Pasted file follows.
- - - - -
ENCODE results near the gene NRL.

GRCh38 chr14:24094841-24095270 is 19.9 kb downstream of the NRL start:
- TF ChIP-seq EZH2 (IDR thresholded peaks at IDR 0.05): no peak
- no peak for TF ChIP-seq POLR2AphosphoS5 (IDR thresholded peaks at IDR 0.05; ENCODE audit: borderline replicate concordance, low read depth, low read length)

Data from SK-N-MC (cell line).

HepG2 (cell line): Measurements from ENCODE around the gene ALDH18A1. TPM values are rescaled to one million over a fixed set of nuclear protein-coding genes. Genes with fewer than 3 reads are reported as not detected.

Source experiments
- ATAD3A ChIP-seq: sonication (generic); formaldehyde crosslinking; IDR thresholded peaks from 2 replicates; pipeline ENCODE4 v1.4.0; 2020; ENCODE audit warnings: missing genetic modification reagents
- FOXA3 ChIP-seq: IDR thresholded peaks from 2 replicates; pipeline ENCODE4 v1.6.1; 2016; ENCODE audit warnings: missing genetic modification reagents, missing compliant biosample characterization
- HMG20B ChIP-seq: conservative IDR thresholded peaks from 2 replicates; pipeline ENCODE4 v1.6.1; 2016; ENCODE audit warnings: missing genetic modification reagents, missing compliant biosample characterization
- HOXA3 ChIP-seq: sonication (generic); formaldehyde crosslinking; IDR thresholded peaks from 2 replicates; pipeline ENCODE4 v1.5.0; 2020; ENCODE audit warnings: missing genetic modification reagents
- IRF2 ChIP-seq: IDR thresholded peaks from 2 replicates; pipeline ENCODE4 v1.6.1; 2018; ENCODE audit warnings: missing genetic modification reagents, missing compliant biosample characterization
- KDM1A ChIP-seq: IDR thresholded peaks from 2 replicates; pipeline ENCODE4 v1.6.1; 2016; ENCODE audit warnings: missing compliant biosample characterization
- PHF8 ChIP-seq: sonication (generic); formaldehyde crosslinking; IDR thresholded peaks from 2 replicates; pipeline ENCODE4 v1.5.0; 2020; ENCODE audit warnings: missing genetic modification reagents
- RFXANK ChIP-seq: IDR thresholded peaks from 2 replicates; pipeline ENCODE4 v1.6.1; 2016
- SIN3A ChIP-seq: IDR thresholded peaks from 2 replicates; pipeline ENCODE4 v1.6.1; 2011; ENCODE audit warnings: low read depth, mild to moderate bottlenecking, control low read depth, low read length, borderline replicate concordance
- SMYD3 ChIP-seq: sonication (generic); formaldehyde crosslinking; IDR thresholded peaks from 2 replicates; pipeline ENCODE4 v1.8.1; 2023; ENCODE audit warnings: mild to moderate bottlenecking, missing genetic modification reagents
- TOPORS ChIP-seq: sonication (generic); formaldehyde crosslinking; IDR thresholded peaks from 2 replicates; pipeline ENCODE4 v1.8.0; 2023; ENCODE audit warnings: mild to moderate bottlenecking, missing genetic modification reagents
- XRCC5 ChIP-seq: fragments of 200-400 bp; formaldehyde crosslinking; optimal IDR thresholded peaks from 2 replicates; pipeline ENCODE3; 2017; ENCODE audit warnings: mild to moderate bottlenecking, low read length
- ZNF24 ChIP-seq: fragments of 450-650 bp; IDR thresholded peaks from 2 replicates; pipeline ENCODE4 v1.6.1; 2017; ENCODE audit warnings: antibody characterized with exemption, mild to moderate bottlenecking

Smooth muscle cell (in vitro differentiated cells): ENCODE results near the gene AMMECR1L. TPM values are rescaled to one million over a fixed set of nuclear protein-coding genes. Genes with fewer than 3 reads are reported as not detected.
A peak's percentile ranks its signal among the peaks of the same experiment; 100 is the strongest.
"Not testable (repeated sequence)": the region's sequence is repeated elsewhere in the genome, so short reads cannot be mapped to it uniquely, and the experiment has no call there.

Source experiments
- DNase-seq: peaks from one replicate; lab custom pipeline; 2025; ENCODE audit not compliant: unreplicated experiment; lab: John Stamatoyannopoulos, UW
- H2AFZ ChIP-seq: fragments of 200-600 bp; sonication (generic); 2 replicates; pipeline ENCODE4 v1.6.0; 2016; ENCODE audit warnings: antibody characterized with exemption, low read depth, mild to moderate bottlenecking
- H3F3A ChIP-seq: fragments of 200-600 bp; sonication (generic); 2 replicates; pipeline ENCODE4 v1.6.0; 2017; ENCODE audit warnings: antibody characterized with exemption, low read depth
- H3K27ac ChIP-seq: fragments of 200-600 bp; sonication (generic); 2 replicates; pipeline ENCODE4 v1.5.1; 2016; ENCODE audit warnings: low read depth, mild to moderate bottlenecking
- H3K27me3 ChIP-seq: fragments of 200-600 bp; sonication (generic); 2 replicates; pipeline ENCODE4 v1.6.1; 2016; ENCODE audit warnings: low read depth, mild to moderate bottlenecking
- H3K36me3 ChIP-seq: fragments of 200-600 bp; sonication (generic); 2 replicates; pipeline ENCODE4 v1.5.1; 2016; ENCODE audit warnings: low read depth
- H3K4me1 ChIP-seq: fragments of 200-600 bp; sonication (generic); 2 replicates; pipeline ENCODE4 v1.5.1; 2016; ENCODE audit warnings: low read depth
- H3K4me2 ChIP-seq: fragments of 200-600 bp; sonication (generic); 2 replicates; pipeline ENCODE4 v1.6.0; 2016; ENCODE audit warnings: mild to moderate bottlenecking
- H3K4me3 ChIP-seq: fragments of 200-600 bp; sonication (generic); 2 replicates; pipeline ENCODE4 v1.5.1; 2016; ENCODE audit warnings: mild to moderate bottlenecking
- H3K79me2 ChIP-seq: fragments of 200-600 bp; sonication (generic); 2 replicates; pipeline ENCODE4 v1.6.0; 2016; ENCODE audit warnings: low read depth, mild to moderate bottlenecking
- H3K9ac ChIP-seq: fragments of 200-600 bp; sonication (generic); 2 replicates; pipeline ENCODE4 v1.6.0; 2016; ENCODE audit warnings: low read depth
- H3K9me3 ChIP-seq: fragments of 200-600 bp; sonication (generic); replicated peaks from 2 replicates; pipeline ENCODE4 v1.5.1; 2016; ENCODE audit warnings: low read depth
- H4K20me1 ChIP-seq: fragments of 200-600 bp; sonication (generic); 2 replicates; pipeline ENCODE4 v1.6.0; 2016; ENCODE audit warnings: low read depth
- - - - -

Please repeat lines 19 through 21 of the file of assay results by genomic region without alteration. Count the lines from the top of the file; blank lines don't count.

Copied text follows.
- XRCC5 ChIP-seq: fragments of 200-400 bp; formaldehyde crosslinking; optimal IDR thresholded peaks from 2 replicates; pipeline ENCODE3; 2017; ENCODE audit warnings: mild to moderate bottlenecking, low read length
- ZNF24 ChIP-seq: fragments of 450-650 bp; IDR thresholded peaks from 2 replicates; pipeline ENCODE4 v1.6.1; 2017; ENCODE audit warnings: antibody characterized with exemption, mild to moderate bottlenecking

Smooth muscle cell (in vitro differentiated cells): ENCODE results near the gene AMMECR1L. TPM values are rescaled to one million over a fixed set of nuclear protein-coding genes. Genes with fewer than 3 reads are reported as not detected.